Can I get an F1 visa for an online degree?

Commo question: Can I get an F1 visa for an online degree?
Short answer: No

Most universities in the United States offer online degrees. However, online programs do not meet the minimum requirements for F1 visas. If you are interested in completing an online degree in a US institution, you can definitely do so. However, you won’t be able to obtain an F1 visa. You will have to complete the degree remotely, where ever you are located.

International students in the US must obtain an F1 student visa before starting their program. Then, during their studies, international students must comply with several student visa requirements, such as a minimum course load. Undergraduates must complete 12 credit hours each semester with a minimum of 9 credits of in-person classes. The reminding three can be completed online or in-person.

The requirements are more lenient for graduate school. Graduate students must complete 9 credit hours each semester. At least six of them must be in-person. And the reminding three can be completed online.

  • Undergraduate minimum courseload: 12 credit hours (maximum 3 credits online)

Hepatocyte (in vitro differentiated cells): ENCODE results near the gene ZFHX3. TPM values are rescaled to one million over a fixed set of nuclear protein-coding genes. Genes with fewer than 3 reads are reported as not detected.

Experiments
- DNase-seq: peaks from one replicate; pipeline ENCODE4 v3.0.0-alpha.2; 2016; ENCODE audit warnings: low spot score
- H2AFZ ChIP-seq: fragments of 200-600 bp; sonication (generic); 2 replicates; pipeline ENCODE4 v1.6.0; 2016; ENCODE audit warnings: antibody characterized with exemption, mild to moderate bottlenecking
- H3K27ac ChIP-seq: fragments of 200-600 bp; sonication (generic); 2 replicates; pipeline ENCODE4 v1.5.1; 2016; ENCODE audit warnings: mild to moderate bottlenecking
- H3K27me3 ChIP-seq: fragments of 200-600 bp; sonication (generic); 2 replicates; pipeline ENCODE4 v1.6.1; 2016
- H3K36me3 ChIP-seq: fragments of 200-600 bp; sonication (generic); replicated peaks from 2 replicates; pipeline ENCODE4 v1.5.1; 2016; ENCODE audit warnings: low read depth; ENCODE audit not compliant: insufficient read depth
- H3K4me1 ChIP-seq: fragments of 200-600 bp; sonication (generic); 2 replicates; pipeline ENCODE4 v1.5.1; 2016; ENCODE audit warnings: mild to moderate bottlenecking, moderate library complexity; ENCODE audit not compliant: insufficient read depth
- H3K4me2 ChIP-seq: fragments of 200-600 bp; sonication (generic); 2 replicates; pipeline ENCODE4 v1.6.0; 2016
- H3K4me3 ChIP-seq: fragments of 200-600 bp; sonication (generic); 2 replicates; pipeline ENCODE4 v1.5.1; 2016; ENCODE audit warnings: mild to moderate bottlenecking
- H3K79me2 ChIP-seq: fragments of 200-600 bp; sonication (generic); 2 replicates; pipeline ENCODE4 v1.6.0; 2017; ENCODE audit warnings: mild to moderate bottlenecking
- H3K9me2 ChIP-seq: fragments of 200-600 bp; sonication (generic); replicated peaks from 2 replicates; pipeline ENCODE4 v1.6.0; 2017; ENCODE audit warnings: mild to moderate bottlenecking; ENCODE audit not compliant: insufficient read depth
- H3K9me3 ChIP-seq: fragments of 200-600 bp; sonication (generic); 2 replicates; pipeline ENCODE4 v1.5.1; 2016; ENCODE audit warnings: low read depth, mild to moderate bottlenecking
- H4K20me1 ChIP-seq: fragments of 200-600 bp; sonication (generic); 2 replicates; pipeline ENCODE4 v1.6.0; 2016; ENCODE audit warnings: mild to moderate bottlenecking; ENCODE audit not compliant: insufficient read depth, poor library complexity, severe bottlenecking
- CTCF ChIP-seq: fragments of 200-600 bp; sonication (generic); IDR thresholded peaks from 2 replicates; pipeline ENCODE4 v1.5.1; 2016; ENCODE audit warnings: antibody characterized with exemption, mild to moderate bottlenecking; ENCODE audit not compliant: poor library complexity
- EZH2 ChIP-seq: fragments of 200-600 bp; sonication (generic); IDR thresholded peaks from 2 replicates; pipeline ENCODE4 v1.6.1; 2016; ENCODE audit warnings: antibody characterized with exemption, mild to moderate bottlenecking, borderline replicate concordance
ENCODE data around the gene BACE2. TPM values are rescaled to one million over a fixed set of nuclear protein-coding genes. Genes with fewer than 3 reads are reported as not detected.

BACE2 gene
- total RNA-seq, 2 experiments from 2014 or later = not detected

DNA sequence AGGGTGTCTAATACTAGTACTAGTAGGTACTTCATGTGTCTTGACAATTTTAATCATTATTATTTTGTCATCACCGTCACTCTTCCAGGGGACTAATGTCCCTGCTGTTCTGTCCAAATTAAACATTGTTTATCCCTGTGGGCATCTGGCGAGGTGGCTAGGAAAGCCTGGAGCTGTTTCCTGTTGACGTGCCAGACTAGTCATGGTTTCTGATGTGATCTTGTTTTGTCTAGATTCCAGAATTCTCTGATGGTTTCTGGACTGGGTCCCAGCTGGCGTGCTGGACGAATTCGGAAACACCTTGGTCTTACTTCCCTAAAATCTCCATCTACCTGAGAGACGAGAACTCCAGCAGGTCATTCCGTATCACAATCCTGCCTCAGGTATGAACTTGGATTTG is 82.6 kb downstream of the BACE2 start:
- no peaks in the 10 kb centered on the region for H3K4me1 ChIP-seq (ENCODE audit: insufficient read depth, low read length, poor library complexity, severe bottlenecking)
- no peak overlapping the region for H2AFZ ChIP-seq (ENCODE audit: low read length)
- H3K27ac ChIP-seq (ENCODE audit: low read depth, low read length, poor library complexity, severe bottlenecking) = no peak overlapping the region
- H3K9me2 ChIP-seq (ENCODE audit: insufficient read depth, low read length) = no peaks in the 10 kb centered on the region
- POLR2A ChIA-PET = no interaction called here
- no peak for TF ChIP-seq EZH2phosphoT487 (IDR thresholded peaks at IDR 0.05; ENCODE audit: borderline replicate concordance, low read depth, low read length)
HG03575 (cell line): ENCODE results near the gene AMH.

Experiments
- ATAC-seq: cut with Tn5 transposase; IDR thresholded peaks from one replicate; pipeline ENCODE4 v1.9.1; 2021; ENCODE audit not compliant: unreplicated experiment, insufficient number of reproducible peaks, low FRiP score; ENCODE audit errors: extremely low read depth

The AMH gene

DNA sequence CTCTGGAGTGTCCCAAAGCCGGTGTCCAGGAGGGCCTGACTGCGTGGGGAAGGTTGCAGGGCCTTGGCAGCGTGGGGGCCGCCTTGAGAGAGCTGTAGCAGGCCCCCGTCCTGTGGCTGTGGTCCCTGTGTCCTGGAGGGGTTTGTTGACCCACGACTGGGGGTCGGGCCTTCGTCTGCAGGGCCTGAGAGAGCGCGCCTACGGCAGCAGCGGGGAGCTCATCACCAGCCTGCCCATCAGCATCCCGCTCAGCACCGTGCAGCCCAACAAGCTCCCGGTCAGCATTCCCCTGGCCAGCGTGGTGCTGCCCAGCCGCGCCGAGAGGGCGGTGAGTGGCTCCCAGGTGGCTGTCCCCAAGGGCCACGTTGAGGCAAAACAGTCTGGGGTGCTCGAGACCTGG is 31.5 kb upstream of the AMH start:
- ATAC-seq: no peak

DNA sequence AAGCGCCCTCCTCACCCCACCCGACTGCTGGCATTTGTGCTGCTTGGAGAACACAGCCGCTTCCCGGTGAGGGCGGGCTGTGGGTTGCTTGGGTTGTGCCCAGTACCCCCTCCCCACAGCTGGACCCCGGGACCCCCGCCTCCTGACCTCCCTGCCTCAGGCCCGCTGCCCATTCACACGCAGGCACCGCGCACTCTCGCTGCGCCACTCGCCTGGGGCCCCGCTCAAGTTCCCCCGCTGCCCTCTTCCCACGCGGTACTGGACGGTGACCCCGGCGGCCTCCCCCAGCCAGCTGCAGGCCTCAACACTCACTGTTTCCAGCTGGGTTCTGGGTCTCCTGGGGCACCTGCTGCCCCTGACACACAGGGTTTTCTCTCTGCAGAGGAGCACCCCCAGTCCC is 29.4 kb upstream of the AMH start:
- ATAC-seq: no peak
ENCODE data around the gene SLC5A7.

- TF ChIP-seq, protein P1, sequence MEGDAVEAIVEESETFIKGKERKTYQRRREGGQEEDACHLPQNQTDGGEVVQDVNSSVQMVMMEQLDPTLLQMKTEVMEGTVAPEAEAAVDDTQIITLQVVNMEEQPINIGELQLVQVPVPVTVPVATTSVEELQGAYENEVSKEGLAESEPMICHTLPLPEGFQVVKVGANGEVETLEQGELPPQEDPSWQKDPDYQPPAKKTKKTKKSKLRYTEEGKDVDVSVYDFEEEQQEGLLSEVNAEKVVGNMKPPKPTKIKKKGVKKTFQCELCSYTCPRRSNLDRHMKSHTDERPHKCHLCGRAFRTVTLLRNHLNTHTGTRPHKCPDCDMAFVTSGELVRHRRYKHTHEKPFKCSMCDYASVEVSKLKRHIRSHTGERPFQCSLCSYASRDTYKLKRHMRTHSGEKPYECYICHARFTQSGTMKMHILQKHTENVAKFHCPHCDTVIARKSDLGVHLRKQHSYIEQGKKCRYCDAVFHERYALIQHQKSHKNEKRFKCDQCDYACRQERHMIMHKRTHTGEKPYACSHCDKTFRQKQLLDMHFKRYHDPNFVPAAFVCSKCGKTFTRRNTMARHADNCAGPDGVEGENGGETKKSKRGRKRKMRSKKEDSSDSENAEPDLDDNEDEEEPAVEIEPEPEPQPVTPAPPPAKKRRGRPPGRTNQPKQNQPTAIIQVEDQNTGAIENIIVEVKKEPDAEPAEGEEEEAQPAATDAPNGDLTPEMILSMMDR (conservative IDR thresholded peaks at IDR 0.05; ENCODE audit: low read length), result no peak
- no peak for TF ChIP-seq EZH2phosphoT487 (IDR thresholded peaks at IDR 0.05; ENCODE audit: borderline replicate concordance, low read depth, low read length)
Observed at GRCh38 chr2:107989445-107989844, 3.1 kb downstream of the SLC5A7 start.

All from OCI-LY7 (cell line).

• Graduate minimum courseload: 9 credit hours (maximum 3 credits online)

Do I need a visa for an online course or degree from a US institution?

You do not need an F1 visa for online degrees or courses. You won’t be able to live in the US during your studies, but you can still complete the program. The first step is the application process. Research different institutions and find the program that matches your interest. You do not have to complete a whole degree. Many US universities offer online certifications that only take a few months or a couple of semesters to complete.

The application process for online programs is the same as standard programs. You will need all the required application materials, including proof of English proficiency. The only main difference is that you won’t need to submit immigration details as you will stay at your current residence.

Benefits of completing a US online degree – no F1 visa

You can’t get an F1 visa for an online degree. Yet, you can still complete the degree remotely. This approach offers some key benefits:

The Cost-savings:

Online classes have a few additional fees; however, those fees do not compare to the room and board costs in the US. If you move away from your home country, you will have to pay for your living expenses. Housing is usually the most significant burden on a student budget. Also, in some cases, universities require international students to live on-campus, and on-campus housing is a lot more expensive than off-campus housing. Aside from necessary living expenses, you will have additional traveling and transportation expenses. Depending on where you are coming from, visiting your family can cost you over a thousand dollars. This list includes the most common budget items associated with completing an in-person degree abroad.

          • Visa application and renewal fees
          • Housing and utilities
          • Food